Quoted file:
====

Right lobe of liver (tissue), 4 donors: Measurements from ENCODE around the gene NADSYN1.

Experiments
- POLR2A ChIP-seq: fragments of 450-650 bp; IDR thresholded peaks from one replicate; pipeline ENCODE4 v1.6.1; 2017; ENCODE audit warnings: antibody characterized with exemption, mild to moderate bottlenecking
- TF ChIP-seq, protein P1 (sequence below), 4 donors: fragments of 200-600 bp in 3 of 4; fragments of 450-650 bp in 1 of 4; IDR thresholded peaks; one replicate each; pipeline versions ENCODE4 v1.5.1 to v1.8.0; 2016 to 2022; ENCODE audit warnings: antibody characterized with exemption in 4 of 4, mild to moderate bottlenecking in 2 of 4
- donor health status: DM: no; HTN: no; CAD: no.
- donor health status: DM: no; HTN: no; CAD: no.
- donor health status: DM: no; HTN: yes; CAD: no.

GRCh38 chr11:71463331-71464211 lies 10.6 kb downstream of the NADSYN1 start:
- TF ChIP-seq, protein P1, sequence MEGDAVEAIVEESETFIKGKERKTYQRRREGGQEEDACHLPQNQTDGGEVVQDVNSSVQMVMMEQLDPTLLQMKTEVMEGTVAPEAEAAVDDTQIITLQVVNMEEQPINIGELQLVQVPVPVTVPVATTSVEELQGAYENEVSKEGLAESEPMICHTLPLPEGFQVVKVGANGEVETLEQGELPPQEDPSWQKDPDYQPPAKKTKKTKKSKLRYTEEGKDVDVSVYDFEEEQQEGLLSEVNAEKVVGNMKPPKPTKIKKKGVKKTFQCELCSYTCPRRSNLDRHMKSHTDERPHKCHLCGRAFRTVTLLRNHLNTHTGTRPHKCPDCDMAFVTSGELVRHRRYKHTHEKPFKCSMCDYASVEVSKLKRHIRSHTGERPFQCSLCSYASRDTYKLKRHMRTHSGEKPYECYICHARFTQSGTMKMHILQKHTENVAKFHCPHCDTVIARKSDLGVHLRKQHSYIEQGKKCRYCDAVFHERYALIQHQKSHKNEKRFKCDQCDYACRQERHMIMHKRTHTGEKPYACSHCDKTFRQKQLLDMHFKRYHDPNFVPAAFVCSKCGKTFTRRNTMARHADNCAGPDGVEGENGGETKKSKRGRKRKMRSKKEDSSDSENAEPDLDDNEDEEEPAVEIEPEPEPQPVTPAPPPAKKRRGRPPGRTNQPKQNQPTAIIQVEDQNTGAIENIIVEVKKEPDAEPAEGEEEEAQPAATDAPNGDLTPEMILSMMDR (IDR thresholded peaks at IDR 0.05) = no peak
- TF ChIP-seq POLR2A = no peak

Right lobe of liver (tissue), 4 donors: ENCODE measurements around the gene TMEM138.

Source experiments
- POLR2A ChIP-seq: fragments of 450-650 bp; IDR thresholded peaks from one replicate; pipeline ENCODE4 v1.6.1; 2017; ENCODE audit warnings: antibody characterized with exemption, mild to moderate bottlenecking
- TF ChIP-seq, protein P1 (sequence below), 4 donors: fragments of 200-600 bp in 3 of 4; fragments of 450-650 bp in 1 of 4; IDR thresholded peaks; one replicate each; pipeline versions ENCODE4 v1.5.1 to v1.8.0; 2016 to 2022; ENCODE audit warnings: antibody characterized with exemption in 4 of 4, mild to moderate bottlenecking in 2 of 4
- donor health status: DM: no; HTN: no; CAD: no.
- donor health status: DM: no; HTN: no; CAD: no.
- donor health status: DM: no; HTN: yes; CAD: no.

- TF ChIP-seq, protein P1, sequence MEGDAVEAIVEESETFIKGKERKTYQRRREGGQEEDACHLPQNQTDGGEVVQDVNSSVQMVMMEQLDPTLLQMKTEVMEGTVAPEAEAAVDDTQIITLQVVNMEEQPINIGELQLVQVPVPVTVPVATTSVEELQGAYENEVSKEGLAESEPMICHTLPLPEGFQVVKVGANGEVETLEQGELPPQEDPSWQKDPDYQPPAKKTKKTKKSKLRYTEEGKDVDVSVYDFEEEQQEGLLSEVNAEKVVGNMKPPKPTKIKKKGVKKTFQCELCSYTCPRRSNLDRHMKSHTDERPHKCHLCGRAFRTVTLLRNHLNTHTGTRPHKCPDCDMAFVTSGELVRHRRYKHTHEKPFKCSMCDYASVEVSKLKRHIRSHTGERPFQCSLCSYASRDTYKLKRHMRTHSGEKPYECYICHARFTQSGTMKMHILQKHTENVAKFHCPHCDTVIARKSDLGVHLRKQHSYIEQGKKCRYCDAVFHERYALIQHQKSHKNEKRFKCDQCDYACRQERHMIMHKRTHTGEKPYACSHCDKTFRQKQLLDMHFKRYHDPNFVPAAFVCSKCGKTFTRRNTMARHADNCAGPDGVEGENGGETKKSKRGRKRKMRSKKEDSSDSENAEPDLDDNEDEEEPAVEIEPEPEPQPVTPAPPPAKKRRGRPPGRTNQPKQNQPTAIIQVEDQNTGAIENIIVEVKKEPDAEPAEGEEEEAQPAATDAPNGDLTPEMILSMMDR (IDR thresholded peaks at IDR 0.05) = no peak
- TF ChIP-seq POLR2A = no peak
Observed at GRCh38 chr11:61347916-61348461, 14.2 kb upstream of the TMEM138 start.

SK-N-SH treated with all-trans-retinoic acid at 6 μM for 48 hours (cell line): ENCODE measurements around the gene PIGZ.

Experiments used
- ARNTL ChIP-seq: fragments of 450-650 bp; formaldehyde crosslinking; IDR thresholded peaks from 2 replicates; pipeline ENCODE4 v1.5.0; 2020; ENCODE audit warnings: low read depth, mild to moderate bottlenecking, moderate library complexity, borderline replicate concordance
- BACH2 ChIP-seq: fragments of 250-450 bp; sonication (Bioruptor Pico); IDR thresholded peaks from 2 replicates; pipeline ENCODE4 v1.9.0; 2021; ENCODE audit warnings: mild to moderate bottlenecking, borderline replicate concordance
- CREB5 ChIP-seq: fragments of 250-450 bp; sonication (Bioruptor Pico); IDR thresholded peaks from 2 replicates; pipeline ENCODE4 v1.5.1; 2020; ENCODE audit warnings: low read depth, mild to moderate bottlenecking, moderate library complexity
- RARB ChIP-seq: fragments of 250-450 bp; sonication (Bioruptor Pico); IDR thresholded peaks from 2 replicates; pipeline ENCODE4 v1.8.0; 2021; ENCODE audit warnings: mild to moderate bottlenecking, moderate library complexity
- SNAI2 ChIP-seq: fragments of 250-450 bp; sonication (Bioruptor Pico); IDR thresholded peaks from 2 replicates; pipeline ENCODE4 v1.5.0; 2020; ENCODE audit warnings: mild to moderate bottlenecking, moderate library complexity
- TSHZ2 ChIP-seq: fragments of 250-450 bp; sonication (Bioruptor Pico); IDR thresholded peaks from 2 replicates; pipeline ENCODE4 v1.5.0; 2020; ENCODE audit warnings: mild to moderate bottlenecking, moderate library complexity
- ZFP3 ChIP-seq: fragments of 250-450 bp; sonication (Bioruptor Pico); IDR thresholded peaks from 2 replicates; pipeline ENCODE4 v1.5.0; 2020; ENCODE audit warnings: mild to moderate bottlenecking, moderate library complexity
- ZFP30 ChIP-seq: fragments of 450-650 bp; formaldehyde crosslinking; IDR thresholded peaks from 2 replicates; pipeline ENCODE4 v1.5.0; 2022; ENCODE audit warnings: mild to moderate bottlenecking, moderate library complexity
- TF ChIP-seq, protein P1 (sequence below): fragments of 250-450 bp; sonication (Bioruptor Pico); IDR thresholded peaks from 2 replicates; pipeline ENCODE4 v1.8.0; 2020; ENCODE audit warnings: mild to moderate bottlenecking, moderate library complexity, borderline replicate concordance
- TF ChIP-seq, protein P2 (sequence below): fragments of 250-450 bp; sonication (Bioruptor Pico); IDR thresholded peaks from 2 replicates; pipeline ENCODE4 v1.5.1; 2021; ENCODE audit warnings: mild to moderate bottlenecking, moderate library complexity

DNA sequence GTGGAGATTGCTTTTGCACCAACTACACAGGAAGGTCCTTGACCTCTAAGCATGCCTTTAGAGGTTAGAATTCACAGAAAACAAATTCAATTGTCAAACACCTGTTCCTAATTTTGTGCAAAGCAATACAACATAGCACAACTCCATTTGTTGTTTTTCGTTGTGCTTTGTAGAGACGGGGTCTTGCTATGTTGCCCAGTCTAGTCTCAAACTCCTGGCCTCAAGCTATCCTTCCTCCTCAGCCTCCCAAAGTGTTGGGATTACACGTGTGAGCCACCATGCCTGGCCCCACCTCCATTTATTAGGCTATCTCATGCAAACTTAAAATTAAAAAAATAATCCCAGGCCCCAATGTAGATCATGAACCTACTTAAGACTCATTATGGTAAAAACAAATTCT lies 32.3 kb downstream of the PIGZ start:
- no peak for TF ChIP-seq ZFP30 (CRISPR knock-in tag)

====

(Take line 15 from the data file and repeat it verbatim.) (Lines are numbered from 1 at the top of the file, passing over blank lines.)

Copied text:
- donor health status: DM: no; HTN: no; CAD: no.